"Time for better hardware RAID?"
Software RAID has been eating hardware RAID's dogfood for years. The last time I bothered with HW raid cards was 5 years ago (£1200 apiece) - running SW raid on the same system was actually faster and had lower latency (SATA SSDs). The only advantage of HW RAID was battery backed write caching but once you have SSDs in play that advantage is mostly negated.
You can get PCIe expansion busses but the problem is that the bus itself becomes the bottleneck before very long.
I'm old enough that calling them (or for that matter SSDs, SD cards etc) "drives" just doesn't quite feel correct.
This was an example of Pottorture.
Given a distributed computing environment, and these being available in the 2G range, I'm actually considering one per node as scratchpad tmp space - we've an ETL that runs and generates up to 200,000 temporary files in a 100Gb lv that *might* just be precipitating internal timeouts. If we can serialize that we'd be able to keep it under 2G of data at a time. These just might be fast enough for that. Thoughts?
Beer for playing with toys.
When the number of files being read and written goes above a few tens of thousands, Resource Monitor will tie up a core just managing and displaying the list box in the “Disk Activity” section of the UI. Switch to the CPU tab (which doesn’t display that list) and watch it become responsive again.
As ever, the act of observing affects the outcome…
Both ZFS and Storage spaces were unable to cope with these units any better than regular Windows or Linux software RAID. Well, actually, that's a lie. They coped "better", but not "better enough". The software "lash it all together" solutions were clearly bottlenecks in all cases.
If you had read the review you would have learned that I tried rather a lot of things. For months. Here are the benchmarks I've used.
Hammerora http://hammerora.sourceforge.net/ Microsoft SQL, MySQL, Postgres, OracleDB (if you have it).
OStrell http://blogs.msdn.com/b/psssql/archive/2014/04/24/version-9-04-0013-of-the-rml-utilities-for-x86-and-x64-has-been-released-to-the-download-center.aspx Microsoft SQL, as part of the SQL RML Utilities.
SQLIO http://www.microsoft.com/en-us/download/details.aspx?id=20163 This writes all zeros. It tells us a very specific thing about how "zero blocks" are dealt with. It's tricky. Follow http://www.mssqltips.com/sqlservertip/2127/benchmarking-sql-server-io-with-sqlio/ and http://www.brentozar.com/archive/2008/09/finding-your-san-bottlenecks-with-sqlio/
SQLIOSIM https://support.microsoft.com/en-us/kb/231619?wa=wsignin1.0 this is to test stability, not performance. https://www.simple-talk.com/sql/database-administration/the-sql-server-sqliosim-utility/
General disk tests
FIO http://freecode.com/projects/fio Read http://support.sas.com/resources/papers/proceedings13/479-2013.pdf and all will be revealed.
Iometer http://www.iometer.org/ Various configurations
Jetstress 2013 http://www.microsoft.com/en-ca/download/details.aspx?id=36849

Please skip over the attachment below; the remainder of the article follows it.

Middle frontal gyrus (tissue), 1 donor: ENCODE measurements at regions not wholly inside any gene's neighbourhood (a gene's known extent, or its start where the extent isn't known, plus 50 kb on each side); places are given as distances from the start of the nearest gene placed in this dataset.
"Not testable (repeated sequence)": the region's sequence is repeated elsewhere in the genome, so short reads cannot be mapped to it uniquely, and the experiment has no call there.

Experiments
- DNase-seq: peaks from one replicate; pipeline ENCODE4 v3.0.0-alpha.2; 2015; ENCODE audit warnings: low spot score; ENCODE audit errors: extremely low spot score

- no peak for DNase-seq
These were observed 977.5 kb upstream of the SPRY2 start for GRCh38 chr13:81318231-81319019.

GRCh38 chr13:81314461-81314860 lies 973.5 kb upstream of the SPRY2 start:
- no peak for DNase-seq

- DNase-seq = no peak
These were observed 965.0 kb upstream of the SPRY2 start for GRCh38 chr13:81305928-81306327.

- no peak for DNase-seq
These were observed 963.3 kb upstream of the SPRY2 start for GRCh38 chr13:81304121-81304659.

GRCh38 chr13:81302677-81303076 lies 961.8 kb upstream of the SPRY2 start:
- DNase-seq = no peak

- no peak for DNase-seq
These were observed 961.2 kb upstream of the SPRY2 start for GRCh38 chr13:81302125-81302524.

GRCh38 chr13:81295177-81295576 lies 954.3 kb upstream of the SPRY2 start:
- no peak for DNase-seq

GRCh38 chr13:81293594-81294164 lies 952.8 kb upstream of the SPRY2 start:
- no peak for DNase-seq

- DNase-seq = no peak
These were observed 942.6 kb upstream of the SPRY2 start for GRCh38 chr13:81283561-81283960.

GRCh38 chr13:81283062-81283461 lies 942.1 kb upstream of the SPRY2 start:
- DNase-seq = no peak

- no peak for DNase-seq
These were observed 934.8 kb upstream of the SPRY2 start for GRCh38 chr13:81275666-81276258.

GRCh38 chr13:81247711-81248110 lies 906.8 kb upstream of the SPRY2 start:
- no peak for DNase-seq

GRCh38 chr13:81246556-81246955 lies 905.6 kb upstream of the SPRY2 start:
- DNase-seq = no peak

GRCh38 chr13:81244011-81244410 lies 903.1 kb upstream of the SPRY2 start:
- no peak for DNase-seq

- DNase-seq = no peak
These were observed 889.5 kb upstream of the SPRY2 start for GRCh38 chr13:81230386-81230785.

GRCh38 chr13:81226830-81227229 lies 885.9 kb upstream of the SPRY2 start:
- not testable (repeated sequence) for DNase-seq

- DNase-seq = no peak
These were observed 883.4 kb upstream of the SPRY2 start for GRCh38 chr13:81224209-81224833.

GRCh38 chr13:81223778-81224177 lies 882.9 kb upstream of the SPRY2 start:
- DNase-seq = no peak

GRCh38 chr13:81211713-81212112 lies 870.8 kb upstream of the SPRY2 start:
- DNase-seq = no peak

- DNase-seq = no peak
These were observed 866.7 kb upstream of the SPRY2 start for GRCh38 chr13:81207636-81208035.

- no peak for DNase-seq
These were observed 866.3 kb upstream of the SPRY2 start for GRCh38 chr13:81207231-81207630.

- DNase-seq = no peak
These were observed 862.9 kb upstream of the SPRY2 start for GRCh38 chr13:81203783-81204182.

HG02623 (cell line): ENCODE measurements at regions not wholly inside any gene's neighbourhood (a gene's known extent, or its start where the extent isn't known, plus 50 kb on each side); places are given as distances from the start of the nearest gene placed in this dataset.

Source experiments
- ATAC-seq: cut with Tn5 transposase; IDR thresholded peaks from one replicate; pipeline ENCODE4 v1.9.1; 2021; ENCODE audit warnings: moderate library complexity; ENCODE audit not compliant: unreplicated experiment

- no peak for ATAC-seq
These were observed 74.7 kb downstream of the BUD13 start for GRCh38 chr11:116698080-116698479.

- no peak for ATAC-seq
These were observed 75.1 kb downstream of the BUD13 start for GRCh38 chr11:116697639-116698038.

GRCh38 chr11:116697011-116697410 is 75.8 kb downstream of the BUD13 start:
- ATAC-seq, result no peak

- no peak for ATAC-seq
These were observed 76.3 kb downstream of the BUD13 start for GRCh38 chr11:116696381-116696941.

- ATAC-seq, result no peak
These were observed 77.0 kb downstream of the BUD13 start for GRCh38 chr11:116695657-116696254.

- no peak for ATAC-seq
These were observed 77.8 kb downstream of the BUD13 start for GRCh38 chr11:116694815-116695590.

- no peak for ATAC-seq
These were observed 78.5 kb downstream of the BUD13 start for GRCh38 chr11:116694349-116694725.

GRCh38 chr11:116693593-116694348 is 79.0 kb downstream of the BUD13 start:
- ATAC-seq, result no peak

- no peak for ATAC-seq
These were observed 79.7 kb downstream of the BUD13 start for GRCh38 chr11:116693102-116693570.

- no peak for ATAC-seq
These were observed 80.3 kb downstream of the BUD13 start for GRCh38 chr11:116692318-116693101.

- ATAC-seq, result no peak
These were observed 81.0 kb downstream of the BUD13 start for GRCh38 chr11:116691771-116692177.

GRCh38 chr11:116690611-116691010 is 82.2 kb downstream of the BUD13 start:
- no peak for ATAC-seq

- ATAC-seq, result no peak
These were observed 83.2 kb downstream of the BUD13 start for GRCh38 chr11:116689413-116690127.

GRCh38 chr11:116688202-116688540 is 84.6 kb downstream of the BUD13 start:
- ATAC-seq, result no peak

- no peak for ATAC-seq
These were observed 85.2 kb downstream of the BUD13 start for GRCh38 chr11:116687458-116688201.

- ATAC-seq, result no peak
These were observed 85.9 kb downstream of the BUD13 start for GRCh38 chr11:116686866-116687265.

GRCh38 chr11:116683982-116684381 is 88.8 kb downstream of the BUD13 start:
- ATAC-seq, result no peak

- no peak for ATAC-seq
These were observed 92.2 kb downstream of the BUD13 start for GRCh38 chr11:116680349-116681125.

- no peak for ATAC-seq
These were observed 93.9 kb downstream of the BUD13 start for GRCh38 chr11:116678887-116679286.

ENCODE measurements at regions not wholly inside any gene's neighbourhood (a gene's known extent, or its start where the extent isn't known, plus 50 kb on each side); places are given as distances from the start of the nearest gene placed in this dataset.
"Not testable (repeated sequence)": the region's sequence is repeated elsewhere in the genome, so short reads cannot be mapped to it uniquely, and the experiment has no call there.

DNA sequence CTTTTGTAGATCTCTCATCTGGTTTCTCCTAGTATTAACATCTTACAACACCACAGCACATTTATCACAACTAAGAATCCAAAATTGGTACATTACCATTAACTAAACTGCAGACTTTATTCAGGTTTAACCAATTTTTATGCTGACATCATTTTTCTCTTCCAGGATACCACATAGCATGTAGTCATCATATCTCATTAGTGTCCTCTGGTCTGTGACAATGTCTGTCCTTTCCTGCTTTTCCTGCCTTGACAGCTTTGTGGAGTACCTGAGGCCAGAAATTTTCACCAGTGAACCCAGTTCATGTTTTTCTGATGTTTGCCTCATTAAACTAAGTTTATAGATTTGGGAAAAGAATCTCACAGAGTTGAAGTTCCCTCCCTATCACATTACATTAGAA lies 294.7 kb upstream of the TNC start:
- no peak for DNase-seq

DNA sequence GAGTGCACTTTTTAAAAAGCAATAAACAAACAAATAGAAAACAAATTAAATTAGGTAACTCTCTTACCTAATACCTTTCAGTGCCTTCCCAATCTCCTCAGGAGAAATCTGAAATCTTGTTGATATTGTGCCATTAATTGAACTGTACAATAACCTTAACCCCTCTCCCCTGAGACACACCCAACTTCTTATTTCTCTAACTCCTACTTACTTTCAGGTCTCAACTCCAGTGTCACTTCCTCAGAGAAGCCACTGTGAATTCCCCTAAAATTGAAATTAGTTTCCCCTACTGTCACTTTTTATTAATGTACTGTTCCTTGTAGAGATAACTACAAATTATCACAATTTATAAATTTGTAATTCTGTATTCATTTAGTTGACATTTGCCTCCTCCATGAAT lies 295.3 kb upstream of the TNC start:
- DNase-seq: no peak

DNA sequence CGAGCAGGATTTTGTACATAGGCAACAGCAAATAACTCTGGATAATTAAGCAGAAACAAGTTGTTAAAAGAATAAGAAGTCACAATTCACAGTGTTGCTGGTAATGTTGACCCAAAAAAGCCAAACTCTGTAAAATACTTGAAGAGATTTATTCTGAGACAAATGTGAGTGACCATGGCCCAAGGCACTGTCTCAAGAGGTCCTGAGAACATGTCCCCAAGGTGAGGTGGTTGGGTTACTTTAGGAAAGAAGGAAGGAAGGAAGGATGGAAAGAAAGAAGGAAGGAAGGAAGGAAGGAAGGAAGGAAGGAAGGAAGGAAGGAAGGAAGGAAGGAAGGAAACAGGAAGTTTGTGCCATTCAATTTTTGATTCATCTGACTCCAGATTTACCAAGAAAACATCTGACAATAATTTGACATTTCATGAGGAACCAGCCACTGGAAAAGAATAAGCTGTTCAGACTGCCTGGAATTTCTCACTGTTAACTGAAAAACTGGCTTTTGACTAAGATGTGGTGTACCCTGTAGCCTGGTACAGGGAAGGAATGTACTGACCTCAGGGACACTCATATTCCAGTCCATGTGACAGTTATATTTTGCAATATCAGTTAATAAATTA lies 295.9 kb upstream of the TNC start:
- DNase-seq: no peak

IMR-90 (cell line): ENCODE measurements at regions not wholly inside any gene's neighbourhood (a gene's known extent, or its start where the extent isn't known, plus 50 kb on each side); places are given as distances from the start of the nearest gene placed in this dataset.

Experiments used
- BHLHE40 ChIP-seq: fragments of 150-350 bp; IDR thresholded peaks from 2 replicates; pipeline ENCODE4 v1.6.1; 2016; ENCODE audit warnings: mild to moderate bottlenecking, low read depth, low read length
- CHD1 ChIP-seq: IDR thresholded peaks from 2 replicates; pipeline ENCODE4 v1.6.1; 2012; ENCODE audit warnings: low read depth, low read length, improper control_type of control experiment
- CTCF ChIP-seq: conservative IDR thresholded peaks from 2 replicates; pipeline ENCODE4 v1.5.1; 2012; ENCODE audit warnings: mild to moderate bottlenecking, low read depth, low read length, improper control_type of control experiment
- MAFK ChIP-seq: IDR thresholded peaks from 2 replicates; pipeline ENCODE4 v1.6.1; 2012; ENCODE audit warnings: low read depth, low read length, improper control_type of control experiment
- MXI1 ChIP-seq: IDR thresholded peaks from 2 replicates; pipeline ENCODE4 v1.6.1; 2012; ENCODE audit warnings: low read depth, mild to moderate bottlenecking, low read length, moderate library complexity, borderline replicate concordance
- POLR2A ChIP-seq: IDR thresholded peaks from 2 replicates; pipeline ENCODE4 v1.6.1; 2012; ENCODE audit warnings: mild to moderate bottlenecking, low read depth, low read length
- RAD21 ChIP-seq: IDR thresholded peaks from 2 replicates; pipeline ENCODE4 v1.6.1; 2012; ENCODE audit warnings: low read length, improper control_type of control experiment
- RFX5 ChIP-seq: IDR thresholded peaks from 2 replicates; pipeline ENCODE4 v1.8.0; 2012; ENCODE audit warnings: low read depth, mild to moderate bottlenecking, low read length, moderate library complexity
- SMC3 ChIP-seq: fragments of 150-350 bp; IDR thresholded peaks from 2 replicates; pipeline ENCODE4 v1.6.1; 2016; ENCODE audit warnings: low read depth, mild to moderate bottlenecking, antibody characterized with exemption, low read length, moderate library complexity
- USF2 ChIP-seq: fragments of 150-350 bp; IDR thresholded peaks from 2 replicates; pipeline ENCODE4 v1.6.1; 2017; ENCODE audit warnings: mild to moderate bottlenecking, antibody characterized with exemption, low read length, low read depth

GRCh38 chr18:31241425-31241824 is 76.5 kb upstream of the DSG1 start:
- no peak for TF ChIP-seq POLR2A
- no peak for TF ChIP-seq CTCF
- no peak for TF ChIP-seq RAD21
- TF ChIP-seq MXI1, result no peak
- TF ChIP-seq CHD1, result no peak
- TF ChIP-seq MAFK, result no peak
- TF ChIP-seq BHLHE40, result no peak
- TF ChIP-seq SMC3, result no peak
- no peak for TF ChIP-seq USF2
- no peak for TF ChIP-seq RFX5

Jetstress 2010 http://www.microsoft.com/en-ca/download/details.aspx?id=4167
Background work tests
Using iometer determine your peak global IOPS as per above test. Load the system to 25%, 33%, 50%, and 75% of IOPS capacity. Now run various common administrative tasks and time them.
1) Full VM backup using VM backup software
4) Creation of VM from template
5) SQLIO test runs on a single VM (testing mixed workloads!)
6) Exchange Jetstress (testing mixed workloads!)
7) SQLIO and Exchange Jetstress (testing mixed workloads!)
...and there I was thinking that endurance really isn't that much of an issue with modern SSD technology. The things generally have enough wear space and good enough cycling (can't remember the actual term) algorithms that they will last for 5 years even when treated horribly. That's more than we'd usually trust spinning rust for.
I always want to know performance, but almost more importantly the endurance or lifespan of the SSD drives. I keep melting them to slag and need to know replacement intervals and redundancy planning concerns.
You obviously went to some effort to beat these up but didn't report drive total lifetime write activity. Any comment on how far you got, and if you can just sit and cycle one or more to destruction to satisfy my hunger for magic smoke (and, budget and ops planning for the bosses for whom I might have to buy a bunch of them...)?
I abused the piss out of those things for two months and they have since moved into regular lab use. Josh has two in his video editing desktop that he abuses all day long. I have them scattered about the lab in every server I can find. I have yet to see them go below 99% lifetime, according to the diagnostics.
I have used both storage spaces and the dynamic-disk based RAID. NTFS is the filesystem I most tested, but I did run a few ReFS tests. (ReFS can handle a few million more files, but honestly the difference, at least in Server 2012 R2, isn't that great.) I was using a stripe/RAID0 rather than parity or mirror.